The Internet's most famous ghost towns

Credit: Thinkstock

In the 23 years since Tim Berners-Lee's marvelous invention of the World Wide Web, we've seen plenty of Web pages come and go. Some suffer from irrelevance and die. Others go because hosting and traffic bills become prohibitive, or the site owner burns out. Still others simply linger, online but neglected. Their U.S. user base all but disappeared. Where have all the people gone?  Here are 10 once-thriving communities that are mere shells of their former selves. 

This slideshow originally appeared on ITWorld.com.

Kuro5hin
Credit: Kuro5hin

Kuro5hin, inspired by the Slashdot community, fell apart because it couldn't sustain itself financially.  Unfortunately, the collaborative discussion site never enjoyed Slashdot's popularity, and in 2002, founder Rusty Foster published a notice entitled "We're Broke: The Economics of a Web Community." He shared income and expense info asking readers to help meet the site's $70,000 annual operating budget.  The plea worked, and the site raised $35,000 in under a week. Since then, the site has limped along and has been the subject of many death rumors. Last updated on May 11, 2013.

Credit: MySpace

MySpace supplanted GeoCities as the place to be for personal Web pages, and communication. Bands in particular began using their MySpace page as a way to connect with fans. But MySpace began facing challenges. It was built on ColdFusion, making it difficult to modify. It also earned a reputation as being a place no one over 25 should be caught dead. Eventually, MySpace's primitive, clunky interface couldn't keep up with the likes of Facebook. News Corp. bought the site in 2005 for $520 million, and sold it in 2011 to ad network, Specific Media for just $35 million (with Justin Timberlake also taking an ownership stake). The site relaunched in January 2013, wiping out old MySpace content without allowing users to recover pictures or personal information which has not helped build goodwill for the new site.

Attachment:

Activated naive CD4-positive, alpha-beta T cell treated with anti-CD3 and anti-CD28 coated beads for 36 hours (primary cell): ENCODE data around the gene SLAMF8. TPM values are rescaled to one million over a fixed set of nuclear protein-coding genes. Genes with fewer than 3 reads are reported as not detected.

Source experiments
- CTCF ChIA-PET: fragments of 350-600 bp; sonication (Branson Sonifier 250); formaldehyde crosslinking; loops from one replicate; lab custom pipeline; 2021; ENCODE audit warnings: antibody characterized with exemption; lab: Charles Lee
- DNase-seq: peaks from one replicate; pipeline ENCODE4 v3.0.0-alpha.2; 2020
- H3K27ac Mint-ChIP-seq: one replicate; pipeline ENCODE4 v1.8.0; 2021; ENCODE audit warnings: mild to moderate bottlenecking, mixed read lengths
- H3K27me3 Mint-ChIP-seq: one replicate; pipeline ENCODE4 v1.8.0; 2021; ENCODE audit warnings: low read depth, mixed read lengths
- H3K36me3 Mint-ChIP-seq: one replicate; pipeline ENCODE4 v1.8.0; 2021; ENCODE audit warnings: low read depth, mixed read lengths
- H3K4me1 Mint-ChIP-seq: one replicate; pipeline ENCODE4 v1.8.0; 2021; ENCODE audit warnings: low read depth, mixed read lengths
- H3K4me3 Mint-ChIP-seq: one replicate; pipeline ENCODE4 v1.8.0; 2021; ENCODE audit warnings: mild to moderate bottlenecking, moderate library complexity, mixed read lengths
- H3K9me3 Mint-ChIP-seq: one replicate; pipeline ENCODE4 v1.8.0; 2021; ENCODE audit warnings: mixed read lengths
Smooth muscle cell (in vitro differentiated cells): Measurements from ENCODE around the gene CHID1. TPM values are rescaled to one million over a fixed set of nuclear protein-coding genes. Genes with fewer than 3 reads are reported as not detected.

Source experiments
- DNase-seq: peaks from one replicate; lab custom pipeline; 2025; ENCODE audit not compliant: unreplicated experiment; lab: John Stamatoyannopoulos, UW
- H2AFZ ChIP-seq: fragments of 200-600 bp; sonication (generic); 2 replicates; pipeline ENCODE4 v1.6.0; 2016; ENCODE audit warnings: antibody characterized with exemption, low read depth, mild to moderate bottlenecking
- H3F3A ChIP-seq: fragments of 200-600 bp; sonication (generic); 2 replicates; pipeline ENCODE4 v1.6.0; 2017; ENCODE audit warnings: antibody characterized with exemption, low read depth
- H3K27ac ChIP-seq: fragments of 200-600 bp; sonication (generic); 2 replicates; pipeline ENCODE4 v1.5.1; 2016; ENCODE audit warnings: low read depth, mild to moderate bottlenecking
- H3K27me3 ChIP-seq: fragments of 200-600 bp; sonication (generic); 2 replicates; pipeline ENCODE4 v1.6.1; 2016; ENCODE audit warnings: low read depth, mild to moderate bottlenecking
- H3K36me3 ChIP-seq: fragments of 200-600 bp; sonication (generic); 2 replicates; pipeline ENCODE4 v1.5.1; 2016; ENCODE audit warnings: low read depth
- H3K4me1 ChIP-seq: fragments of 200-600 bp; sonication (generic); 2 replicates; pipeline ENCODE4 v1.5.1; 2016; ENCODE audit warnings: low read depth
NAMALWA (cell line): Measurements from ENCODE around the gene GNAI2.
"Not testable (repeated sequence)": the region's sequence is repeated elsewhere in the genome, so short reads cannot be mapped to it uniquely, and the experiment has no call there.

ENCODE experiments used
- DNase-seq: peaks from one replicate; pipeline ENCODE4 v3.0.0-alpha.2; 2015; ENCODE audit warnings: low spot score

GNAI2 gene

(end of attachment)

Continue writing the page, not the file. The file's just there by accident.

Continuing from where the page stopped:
Credit: LiveJournal

Created by developer Brad Fitzpatrick as an online diary, no single moment led to LiveJournal's downfall. It became a pool of teen angst and whining, the interface was clumsy, and competitive site, Blogger, was simpler and more powerful. Its purchase by a Russian firm SUP Media and closure of the U.S. office in 2009 led to a de-emphasis in the U.S.  In November 2012, there were 39,663,771 accounts on LiveJournal, but just 1,790,795 were listed as "active in some way." Compete.com shows a continued downward slope for users. Its most popular page is a celebrity gossip page called "Oh No They Didn't," where submissions are contributed by LiveJournal users, and accounts for about one-sixth of all LiveJournal traffic.

Formed as a BBS in 1985, The Whole Earth 'Lectronic Link (The WELL) became one of the earliest ISPs in the early 1990s. It was the hub of San Francisco online activity for a while. Members of the Grateful Dead hung out there and interacted with fans, and The Well is where John Perry Barlow, John Gilmore, and Mitch Kapor met and formed the Electronic Frontier Foundation (EFF). It also played a role in the arrest of hacker Kevin Mitnick. Content to be a small community of Bay Area iconoclasts and oddballs, Wired's profile outlined the almost constant state of civil war among its members and owners. When it went up for sale in 2012, 2,693 users remained.

Before the advent of the Web and Web-based message boards, Usenet was the message board for Internet discussions. As the Internet opened to the public in the 1990s, spammers crept into Usenet's mostly unmoderated groups driving users away. Worse, almost all ISPs dropped Usenet entirely fearing lawsuits because the alt.binaries heirarchy was loaded with copyrighted software, images, video and music.  Today, the only way for most people to get Usenet is through a paid subscription from places like Giganews and Supernews. Most groups are dead. Some hang on with the support of old school Internet users who remember when you could list your phone number in your signature file and not worry about prank calls.